Monday, July 8, 2013

A Plentiful Harvest

This is the first sermon I preached as the new pastor of Presbury United Methodist Church in Edgewood, Maryland. 
 
Scripture: Luke 10:1-11, 16-20 (NRSV)

After this the Lord appointed seventy others and sent them on ahead of him in pairs to every town and place where he himself intended to go. He said to them, “The harvest is plentiful, but the laborers are few; therefore ask the Lord of the harvest to send out laborers into his harvest. Go on your way. See, I am sending you out like lambs into the midst of wolves. Carry no purse, no bag, no sandals; and greet no one on the road. Whatever house you enter, first say, ‘Peace to this house!’ And if anyone is there who shares in peace, your peace will rest on that person; but if not, it will return to you. Remain in the same house, eating and drinking whatever they provide, for the laborer deserves to be paid. Do not move about from house to house. Whenever you enter a town and its people welcome you, eat what is set before you; cure the sick who are there, and say to them, ‘The kingdom of God has come near to you.’ But whenever you enter a town and they do not welcome you, go out into its streets and say, ‘Even the dust of your town that clings to our feet, we wipe off in protest against you. Yet know this: the kingdom of God has come near.’

“Whoever listens to you listens to me, and whoever rejects you rejects me, and whoever rejects me rejects the one who sent me.”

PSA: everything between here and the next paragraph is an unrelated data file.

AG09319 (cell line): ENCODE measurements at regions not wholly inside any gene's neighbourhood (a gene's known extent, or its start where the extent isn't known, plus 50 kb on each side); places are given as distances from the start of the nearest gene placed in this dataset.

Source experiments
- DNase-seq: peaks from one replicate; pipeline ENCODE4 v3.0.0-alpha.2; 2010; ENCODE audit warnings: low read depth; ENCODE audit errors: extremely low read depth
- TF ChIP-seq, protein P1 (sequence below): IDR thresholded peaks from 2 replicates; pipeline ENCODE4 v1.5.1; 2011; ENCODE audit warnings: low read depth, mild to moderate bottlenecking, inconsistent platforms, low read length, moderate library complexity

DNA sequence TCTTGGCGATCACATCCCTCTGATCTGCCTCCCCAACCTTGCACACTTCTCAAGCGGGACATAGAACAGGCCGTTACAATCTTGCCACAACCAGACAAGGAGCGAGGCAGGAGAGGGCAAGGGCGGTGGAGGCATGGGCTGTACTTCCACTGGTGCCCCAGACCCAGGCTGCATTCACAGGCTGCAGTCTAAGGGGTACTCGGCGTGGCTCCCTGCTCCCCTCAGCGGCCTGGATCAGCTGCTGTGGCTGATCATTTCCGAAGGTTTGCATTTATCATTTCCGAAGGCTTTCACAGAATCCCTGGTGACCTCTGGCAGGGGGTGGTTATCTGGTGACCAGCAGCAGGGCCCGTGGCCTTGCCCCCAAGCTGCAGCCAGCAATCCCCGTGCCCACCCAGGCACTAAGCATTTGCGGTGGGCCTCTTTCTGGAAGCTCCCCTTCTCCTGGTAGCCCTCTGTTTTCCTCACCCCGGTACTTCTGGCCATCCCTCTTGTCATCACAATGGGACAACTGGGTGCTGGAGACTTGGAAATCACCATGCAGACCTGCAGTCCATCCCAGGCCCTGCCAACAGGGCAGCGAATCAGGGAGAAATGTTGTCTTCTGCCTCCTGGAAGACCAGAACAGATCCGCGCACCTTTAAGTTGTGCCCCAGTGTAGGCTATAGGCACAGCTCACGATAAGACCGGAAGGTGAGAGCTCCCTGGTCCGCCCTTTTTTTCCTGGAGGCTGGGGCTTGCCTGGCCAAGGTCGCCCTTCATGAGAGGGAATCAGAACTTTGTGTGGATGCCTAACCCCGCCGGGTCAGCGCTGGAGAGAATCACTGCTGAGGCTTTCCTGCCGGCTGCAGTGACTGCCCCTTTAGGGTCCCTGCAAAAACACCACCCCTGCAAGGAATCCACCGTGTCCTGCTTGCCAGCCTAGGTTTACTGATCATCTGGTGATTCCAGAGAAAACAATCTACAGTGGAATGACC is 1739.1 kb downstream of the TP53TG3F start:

The seventy returned with joy, saying, “Lord, in your name even the demons submit to us!” He said to them, “I watched Satan fall from heaven like a flash of lightning. See, I have given you authority to tread on snakes and scorpions, and over all the power of the enemy; and nothing will hurt you. Nevertheless, do not rejoice at this, that the spirits submit to you, but rejoice that your names are written in heaven.”

Sermon: A Plentiful Harvest

I am so blessed to be here this morning as your pastor. This is a beautiful church, filled with beautiful people who have been so incredibly welcoming to me and Aaron, despite the fact that we are duck farmers, you know graduates of North Harford. Don’t hold it against us, ok? But in all seriousness, we are so excited to begin ministry with you. Too often, you hear about churches that are social clubs, insular, focused in on themselves, but you are a strong congregation of disciples striving to be a missional community, and we feel so blessed to be a part of that.

So when I turned to scripture to prepare for this morning, I was immediately drawn into our gospel lesson from Luke, when Jesus commissions not just his twelve disciples but seventy of his followers to proclaim the kingdom of God. I thought Jesus’ instructions to his followers were important for us to hear this morning as we face this time of pastoral transition.

So let us pray:
Patient Teacher,
we come to you this morning, perhaps uncertain, but reaching out to you.
May we feel you reaching back to us, lifting us up,
as we look to your instructions this morning to learn how we are to live. Amen.

A plentiful harvest. The harvest metaphor is a popular one in scripture, particularly in scripture that announces the coming or the nearness of the kingdom of God. It is a metaphor that speaks of sending people out of their homes, out of their comfort zones, to get their hands dirty and foreheads sweaty. And it is a metaphor that reminds us that though we are the hands and feet of this operation, we aren't the creator of the seed, beacause it is God who prepares the harvest, not us--- God, who whispers in the hearts of people. And, perhaps most importantly, it is God who whispers in our hearts too.1